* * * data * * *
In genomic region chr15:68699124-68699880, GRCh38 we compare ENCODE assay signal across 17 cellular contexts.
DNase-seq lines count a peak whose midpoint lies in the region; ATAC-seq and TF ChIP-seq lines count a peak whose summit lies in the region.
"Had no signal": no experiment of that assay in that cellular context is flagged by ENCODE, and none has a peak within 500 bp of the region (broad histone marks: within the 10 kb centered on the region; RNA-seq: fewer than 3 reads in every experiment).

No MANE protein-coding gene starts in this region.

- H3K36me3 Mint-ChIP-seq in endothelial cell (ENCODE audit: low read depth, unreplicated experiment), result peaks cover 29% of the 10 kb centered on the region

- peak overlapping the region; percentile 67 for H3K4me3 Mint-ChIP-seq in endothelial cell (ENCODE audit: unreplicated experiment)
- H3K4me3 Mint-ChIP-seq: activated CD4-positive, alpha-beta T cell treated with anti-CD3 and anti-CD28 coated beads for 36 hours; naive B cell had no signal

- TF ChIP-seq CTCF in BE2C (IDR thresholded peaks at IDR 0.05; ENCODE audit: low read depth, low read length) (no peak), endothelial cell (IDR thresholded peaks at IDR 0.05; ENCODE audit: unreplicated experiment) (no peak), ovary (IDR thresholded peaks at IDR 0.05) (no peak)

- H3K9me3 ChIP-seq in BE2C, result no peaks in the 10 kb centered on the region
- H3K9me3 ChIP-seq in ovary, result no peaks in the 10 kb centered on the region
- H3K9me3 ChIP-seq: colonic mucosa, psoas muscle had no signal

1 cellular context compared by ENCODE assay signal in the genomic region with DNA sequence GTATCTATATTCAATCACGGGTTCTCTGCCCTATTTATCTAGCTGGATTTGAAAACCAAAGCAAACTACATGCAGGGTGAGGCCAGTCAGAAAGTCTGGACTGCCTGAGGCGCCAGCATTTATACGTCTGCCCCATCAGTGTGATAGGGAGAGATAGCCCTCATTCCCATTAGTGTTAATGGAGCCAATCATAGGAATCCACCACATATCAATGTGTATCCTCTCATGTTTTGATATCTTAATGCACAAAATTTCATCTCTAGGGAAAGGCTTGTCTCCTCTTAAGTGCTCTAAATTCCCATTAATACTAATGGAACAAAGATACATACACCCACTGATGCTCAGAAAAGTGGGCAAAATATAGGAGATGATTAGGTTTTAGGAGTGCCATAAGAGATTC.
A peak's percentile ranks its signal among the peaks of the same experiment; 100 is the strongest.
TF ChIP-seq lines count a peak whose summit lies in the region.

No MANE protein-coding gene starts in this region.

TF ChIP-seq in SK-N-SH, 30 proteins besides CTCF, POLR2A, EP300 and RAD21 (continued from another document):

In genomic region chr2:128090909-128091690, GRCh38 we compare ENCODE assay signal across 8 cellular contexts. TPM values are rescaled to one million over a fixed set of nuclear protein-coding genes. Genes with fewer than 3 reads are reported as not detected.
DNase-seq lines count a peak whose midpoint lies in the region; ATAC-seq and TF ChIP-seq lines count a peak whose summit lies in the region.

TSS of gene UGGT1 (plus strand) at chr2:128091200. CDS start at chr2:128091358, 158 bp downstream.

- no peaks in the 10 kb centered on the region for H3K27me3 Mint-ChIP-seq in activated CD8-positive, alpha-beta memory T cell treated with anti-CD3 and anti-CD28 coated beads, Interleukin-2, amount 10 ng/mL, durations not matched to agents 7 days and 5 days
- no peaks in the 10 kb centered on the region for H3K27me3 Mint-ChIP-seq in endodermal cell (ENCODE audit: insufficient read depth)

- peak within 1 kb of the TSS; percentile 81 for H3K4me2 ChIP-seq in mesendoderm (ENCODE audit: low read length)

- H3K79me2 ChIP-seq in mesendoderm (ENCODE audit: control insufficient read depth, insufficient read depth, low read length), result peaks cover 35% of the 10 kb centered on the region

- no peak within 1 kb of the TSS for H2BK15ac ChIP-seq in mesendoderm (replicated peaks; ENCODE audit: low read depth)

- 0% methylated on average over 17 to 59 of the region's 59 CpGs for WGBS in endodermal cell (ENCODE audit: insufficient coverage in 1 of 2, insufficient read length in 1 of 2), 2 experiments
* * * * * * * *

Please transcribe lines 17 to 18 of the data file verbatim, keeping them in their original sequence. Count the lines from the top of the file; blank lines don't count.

In genomic region chr2:128090909-128091690, GRCh38 we compare ENCODE assay signal across 8 cellular contexts. TPM values are rescaled to one million over a fixed set of nuclear protein-coding genes. Genes with fewer than 3 reads are reported as not detected.
DNase-seq lines count a peak whose midpoint lies in the region; ATAC-seq and TF ChIP-seq lines count a peak whose summit lies in the region.